GCC countries paid $15bn in aid to Egypt after the July coup. Although this was quickly spent supporting the Egyptian pound and on a $4.9bn stimulus package, the national currency has since continued to slide and economic growth has stalled, at best reaching 1% in the first quarter. The budget deficit is 14% of GDP while unemployment is 13.4% and inflation is 10%.

Public and foreign debt are also accelerating, putting yet more pressure on the pound. GCC aid is not just monetary and includes fuel and natural gas, which Egypt was cavalierly exporting until last year, further highlighting Egypt's economic disintegration.

A Bank of America report in February described a presidential bid by Field Marshal Abdel Fattah Sisi as “market-friendly in the near term”. However, the bank also warned that Sisi’s holdover of officials and discredited policies from the Mubarak era suggested “a watered down version of the pre-revolution regime”. Addressing the nation in early March, Sisi lamented, “Our economic conditions are so, so difficult.” He pointed to fuel and other subsidies which cost the government $15bn a year, account for 30% of the government budget and 9% of GDP, but gave no clear prescription.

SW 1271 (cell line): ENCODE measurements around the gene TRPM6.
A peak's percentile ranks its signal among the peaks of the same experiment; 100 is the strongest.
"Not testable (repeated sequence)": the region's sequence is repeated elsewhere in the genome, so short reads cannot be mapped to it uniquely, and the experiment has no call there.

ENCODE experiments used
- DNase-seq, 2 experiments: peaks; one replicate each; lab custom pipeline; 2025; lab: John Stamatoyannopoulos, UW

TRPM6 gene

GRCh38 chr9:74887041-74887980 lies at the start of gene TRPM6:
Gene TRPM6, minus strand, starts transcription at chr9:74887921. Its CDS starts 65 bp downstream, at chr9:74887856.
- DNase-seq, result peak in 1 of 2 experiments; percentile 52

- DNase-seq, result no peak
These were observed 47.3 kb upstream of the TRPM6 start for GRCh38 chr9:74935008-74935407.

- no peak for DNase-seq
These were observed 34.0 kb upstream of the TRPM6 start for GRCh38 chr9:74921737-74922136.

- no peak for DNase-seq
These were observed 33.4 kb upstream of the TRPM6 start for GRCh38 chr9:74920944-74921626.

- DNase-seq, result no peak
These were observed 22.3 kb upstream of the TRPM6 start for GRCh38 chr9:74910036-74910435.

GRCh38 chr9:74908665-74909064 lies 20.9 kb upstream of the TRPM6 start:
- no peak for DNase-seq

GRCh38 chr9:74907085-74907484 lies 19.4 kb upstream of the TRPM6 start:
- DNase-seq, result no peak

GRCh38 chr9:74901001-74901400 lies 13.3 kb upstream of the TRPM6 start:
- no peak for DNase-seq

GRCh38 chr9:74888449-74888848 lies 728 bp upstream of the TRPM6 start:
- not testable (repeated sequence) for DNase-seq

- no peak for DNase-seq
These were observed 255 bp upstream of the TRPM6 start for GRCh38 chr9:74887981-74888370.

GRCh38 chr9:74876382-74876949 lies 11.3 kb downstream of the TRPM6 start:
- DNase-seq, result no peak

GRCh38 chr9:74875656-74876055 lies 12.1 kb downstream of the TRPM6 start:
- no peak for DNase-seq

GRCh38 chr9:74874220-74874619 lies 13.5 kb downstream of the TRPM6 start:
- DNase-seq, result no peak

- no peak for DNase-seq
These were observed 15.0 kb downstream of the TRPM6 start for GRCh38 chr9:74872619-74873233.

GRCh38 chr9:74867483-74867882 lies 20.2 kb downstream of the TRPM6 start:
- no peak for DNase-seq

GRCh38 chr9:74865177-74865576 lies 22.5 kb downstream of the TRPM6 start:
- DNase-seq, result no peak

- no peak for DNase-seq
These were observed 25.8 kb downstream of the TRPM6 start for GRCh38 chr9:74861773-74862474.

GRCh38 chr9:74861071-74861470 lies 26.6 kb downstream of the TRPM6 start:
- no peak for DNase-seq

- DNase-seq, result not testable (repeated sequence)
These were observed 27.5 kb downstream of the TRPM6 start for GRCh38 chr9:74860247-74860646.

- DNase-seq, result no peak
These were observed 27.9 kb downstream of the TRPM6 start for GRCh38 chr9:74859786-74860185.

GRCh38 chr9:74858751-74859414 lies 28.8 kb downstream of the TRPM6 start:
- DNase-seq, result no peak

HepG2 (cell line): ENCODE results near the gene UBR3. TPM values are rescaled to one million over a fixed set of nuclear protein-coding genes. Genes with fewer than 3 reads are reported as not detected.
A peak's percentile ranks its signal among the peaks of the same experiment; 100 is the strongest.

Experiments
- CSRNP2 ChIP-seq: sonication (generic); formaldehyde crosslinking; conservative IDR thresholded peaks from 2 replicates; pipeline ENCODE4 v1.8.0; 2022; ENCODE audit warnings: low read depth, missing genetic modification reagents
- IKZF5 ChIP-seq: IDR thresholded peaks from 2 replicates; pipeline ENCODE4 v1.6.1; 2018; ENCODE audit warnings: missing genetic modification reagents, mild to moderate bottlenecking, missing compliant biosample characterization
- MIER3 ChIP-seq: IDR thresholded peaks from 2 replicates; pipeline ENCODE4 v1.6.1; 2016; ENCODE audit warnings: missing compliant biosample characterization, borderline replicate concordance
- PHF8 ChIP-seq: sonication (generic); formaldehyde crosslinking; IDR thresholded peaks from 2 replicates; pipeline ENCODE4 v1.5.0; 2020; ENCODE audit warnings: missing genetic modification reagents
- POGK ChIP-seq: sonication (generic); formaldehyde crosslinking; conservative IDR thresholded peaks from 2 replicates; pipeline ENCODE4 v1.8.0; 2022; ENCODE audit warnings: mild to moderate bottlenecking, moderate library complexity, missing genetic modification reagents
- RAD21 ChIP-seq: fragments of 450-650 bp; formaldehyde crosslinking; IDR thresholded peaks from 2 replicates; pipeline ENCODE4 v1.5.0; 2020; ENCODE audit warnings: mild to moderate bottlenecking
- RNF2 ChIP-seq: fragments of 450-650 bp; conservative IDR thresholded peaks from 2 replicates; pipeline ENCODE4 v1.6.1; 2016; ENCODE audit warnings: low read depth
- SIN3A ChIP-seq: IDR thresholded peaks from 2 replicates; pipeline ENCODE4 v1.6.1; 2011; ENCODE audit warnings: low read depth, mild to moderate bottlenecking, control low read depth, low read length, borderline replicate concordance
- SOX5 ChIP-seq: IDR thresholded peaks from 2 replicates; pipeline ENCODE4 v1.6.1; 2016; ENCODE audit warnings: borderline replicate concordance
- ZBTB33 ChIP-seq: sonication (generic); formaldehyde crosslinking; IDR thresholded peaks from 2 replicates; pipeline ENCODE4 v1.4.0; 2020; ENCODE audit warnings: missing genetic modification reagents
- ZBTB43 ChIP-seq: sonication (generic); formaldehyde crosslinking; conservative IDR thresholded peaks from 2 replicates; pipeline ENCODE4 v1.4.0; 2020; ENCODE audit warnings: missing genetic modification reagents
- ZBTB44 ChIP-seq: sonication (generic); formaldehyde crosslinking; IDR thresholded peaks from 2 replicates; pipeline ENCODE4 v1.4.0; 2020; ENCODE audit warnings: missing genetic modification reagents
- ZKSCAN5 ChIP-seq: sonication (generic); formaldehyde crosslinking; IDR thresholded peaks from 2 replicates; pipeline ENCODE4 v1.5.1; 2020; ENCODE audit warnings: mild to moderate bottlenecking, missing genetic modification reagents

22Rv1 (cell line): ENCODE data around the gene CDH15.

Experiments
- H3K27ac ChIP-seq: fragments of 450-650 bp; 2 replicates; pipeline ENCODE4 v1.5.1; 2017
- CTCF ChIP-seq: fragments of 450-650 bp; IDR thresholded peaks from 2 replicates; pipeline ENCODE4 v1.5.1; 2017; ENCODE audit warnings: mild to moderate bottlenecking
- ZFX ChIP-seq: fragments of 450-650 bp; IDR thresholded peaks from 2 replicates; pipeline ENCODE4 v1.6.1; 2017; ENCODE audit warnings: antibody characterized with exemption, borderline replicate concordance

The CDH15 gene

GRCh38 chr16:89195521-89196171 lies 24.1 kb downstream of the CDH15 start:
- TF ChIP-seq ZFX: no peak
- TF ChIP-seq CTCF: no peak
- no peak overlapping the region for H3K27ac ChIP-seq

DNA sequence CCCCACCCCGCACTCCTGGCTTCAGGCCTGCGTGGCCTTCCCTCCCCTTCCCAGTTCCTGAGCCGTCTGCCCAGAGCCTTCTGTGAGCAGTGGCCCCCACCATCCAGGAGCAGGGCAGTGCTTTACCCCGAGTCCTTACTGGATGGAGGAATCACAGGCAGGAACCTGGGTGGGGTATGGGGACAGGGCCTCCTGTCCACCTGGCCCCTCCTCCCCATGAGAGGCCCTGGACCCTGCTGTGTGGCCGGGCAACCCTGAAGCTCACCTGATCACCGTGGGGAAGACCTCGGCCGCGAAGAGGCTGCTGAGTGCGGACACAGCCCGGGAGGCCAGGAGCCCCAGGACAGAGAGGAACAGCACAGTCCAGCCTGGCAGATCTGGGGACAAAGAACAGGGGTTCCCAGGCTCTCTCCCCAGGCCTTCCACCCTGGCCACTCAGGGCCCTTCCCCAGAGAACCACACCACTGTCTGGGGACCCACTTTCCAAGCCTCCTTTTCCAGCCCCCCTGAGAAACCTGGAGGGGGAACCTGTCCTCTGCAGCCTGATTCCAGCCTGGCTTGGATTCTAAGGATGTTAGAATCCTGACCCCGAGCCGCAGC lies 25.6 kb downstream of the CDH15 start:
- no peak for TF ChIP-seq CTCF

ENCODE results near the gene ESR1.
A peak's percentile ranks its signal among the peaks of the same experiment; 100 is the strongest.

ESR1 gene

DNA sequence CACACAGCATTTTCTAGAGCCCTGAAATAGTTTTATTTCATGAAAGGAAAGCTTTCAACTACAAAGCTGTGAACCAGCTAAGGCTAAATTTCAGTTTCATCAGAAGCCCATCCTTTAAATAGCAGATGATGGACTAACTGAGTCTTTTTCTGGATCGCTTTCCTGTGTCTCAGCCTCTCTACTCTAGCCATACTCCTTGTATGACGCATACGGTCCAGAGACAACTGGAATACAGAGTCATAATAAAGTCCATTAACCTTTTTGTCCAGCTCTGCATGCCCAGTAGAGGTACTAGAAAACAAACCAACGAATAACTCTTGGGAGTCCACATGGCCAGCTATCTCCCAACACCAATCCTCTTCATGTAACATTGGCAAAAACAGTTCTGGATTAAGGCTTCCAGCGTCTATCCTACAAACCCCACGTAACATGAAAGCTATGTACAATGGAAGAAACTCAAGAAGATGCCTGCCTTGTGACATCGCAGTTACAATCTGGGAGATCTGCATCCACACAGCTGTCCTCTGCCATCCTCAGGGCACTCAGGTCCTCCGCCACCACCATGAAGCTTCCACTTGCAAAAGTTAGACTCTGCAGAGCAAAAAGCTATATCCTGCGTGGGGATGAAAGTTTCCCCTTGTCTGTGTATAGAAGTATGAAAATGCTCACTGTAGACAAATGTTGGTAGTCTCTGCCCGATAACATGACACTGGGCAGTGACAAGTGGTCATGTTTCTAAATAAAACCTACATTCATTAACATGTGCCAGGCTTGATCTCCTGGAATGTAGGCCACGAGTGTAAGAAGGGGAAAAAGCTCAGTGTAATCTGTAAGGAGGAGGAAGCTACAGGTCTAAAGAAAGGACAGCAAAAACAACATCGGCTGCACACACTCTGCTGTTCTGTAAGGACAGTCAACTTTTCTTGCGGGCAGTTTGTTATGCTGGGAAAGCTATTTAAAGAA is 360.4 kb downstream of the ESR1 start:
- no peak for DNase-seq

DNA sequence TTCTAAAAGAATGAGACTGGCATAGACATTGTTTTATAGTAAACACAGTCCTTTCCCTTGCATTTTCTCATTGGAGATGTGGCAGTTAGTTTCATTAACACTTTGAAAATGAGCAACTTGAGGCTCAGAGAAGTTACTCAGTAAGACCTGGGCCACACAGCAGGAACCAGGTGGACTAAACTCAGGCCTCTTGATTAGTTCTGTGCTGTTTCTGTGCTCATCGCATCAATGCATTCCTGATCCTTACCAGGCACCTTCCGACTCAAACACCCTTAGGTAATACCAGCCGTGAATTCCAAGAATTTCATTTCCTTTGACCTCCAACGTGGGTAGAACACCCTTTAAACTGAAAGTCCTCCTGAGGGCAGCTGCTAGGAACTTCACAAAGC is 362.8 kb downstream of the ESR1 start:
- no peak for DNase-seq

A major problem for foreign investors is angst about the legality of the privatisation programme carried out under Mubarak. After the 2011 uprising, a raft of legal challenges were launched against the widespread corruption that was exposed and judges started overturning past privatisation deals under popular pressure.

The Muslim Brotherhood (MB) government tried to square the circle. Morsi allowed challenges to the past privatisations of state-owned enterprises while encouraging small business. Before he was arrested, he made hundreds of dismissals in the military ranks and hundreds more in the bureaucracy, chipping away at the corrupt ruling elite’s stranglehold on the economy.